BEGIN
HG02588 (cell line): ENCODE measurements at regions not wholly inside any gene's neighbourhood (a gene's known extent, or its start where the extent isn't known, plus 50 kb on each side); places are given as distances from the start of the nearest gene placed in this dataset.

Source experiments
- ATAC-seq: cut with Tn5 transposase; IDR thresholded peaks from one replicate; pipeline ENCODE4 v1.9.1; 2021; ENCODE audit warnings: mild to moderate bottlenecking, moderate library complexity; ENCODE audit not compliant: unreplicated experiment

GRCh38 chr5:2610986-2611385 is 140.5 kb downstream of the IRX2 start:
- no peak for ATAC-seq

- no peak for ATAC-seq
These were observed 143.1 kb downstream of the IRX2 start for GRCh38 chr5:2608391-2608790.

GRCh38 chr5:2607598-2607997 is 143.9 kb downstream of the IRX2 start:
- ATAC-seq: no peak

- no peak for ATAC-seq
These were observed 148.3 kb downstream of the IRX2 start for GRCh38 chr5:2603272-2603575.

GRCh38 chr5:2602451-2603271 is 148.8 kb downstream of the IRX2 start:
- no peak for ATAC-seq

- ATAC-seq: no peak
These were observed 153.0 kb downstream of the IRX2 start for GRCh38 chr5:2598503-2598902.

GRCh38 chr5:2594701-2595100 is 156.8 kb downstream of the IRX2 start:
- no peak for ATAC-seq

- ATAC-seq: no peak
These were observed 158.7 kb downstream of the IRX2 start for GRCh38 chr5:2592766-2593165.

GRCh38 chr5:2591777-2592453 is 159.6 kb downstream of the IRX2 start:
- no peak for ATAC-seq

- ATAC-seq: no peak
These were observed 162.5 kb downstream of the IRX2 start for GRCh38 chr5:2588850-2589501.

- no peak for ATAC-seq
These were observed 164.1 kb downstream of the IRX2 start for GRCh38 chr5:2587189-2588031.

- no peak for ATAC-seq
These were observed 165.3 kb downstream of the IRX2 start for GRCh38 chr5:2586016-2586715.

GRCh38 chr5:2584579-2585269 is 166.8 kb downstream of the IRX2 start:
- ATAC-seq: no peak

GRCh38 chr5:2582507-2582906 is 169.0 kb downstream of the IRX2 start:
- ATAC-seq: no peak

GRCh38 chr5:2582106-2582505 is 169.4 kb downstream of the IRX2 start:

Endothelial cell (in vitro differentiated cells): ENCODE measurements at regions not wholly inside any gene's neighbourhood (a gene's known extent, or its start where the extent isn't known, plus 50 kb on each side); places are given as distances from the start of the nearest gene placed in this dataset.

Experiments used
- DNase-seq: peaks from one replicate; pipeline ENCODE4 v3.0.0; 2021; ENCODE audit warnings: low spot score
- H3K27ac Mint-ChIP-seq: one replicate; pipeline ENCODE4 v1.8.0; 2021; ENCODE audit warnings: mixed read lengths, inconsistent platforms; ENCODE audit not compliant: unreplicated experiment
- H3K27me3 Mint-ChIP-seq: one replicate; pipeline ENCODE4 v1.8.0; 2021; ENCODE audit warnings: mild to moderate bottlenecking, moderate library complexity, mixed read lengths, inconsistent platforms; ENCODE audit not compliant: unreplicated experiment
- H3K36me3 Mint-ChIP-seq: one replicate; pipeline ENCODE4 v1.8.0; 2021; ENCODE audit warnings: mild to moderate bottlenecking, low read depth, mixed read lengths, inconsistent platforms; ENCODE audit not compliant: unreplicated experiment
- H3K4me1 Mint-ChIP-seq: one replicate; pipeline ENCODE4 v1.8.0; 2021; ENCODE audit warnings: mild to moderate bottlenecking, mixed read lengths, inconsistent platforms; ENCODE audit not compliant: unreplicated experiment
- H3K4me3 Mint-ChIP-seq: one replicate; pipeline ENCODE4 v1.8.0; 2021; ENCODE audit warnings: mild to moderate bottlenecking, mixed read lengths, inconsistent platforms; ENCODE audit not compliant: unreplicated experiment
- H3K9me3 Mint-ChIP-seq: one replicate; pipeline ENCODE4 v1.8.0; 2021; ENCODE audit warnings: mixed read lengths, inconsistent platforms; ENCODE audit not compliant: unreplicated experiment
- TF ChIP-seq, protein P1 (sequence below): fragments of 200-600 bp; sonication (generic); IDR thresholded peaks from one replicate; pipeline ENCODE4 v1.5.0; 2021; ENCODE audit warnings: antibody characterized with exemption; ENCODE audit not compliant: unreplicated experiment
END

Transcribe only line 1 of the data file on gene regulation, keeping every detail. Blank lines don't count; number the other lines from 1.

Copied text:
HG02588 (cell line): ENCODE measurements at regions not wholly inside any gene's neighbourhood (a gene's known extent, or its start where the extent isn't known, plus 50 kb on each side); places are given as distances from the start of the nearest gene placed in this dataset.